Published Online: January 15, 1997


Buffalo Schools Must Honor Teacher Raises in '90 Pact, Court Rules

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The Buffalo, N.Y., district must honor a disputed 1990 contract that could cost it $150 million or more in back pay for teachers, the state's highest court has ruled.

The New York Court of Appeals decided last month that the city's school board is legally obligated to fulfill the terms of the negotiated agreement, which called for teachers to receive raises of 35 percent over four years.

The court's 7-0 decision in favor of the Buffalo Teachers Federation, which reverses a lower court order, stunned district and city officials.

While there are no firm estimates of the amount owed to the city's 3,800 teachers, the total is likely to exceed $150 million, according to the union. The district's annual budget is $390 million.

The district plans to petition the court to rehear the case, but concedes that the court is unlikely to take it up again, said J. Andrew Maddigan, a district spokesman.

"This came as quite a surprise," Mr. Maddigan said of the Dec. 19 ruling. "All the indications we were receiving were that the chance of the BTF prevailing was a snowball's chance in hell."

The 47,000-student district, currently trying to close a $4 million budget gap, doesn't have the money to pay teachers the full amount called for in the 1990-94 agreement. The district, which gets 70 percent of its budget from the state, also has no power to raise its own taxes.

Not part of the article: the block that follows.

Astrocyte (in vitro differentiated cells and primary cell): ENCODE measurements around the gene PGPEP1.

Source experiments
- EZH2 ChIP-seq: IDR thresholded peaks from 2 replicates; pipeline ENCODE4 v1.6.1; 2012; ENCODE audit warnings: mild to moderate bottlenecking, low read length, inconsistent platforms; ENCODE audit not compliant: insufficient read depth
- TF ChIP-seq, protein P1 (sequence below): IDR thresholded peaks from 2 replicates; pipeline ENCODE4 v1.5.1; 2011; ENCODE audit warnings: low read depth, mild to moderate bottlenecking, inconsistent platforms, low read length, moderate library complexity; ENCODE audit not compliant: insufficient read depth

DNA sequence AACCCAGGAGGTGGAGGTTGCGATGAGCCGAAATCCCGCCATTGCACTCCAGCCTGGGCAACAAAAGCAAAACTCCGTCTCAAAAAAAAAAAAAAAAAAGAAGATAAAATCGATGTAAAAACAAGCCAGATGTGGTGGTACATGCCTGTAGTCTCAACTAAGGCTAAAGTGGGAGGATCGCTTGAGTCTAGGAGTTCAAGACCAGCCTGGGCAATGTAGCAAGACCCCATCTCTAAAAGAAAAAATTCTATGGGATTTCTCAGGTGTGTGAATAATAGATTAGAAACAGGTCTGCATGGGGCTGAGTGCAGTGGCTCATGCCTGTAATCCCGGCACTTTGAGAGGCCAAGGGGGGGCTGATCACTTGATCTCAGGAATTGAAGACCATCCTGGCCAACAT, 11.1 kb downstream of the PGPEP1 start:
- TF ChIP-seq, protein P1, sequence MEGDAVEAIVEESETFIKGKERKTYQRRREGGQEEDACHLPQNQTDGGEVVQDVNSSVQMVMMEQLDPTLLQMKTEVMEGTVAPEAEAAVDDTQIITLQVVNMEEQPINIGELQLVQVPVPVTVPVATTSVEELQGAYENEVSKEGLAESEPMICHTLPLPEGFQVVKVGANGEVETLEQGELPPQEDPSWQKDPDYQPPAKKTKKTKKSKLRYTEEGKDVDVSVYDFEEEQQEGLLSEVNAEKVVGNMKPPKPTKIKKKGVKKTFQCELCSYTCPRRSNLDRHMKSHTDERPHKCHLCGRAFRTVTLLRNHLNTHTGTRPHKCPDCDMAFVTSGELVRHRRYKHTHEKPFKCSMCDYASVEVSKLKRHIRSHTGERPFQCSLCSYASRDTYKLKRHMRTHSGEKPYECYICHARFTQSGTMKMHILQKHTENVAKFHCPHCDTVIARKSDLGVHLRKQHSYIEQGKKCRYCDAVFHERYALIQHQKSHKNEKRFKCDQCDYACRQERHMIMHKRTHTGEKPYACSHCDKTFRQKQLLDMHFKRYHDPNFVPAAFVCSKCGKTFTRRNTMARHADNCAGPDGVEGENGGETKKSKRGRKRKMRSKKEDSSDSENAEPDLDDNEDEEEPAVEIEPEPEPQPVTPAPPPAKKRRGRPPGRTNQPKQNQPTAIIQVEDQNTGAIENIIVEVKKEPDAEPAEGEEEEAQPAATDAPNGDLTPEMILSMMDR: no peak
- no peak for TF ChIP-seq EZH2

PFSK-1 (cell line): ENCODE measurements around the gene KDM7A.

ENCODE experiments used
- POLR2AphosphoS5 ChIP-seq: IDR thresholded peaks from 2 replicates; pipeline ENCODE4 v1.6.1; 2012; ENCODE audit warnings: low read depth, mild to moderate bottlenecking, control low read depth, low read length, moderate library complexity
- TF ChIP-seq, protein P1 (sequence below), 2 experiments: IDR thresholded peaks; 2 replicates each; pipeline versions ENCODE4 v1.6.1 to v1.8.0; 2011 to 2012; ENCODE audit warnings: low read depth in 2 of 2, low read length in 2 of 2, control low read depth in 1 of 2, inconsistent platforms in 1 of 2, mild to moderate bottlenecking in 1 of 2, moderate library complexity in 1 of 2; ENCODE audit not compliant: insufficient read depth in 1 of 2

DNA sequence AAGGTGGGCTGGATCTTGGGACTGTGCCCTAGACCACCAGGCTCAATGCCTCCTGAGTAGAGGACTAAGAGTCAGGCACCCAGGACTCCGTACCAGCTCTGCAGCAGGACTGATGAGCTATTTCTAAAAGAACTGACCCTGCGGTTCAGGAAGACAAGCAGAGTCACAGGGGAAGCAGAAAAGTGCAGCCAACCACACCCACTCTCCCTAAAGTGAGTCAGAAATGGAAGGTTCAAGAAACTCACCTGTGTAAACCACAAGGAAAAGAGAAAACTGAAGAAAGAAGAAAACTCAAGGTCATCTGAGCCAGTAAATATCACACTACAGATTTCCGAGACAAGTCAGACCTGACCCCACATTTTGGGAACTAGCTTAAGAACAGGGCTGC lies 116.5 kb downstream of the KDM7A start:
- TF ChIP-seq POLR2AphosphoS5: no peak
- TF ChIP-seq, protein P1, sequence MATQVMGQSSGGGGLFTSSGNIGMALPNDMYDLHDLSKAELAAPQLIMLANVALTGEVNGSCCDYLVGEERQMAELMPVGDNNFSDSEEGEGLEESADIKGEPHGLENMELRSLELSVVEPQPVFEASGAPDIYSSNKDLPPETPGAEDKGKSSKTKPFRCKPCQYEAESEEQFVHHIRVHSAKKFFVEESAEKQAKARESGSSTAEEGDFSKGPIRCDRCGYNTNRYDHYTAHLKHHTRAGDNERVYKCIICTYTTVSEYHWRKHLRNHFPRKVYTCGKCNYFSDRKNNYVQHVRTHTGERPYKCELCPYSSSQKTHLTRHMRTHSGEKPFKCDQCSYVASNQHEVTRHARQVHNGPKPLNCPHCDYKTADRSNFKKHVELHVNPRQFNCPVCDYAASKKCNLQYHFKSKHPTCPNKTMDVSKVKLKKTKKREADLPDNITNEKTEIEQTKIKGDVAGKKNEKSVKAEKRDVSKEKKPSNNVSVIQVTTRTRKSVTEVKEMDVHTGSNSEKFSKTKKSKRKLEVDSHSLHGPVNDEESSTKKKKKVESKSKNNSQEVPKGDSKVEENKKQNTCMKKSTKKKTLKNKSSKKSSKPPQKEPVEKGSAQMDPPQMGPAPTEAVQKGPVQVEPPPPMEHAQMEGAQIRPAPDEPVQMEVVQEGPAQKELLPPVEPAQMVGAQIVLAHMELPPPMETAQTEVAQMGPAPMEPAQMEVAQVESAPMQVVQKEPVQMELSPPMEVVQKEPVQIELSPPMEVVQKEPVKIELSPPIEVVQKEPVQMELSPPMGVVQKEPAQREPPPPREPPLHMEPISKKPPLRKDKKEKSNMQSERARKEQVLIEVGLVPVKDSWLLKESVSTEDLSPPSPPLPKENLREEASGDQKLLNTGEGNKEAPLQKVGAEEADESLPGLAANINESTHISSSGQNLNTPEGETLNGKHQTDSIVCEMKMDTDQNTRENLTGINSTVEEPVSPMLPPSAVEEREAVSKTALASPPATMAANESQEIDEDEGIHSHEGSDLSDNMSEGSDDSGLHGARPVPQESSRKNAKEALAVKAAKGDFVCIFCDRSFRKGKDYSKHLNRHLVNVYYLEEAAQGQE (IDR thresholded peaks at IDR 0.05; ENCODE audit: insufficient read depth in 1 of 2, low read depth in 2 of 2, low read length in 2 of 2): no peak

Philip Rumore, the president of the BTF, said that union leaders intend to "work toward a solution that everyone can live with."

"I'm a teacher and a resident of the city of Buffalo," he said. "We don't intend to bankrupt the city."

Plugging Escape Hatch

The case began in September 1990 when negotiators for both sides reached an agreement that union members ratified, but the school board rejected it.

The union filed an improper-practice charge with the state, charging that the district's chief negotiator had undermined the pact. The state agreed and ordered the board to sign the agreement. In 1993, board members did so, but they also voted not to provide the money for it.

In its ruling, the Court of Appeals rejected the board's argument that it was required to take a separate vote on funding.

Such a two-step process, the judges wrote, would amount to "a bait-and-switch escape hatch from negotiated, agreed-upon contract terms" and would leave teachers "at the mercy of a profoundly flawed and unfair collective bargaining procedure."

Robert Chanin, the National Education Association's general counsel, who argued the case, said the decision strongly endorsed a level playing field for unions and employers. "This will be helpful in other circumstances as well."

Although the teachers won a victory, Mr. Rumore said that the union realizes it may have to settle for less than the full amount owed.

Under a new contract, teachers have received raises totaling 26 percent in the past two years. The union agreed to reduce the district's liability for the back pay by a certain percentage if the union won the court case, but made no other concessions in the new pact.

"The city is in deep trouble right now," Mr. Rumore said. "But it's not the teachers' fault that money was not put aside for this."

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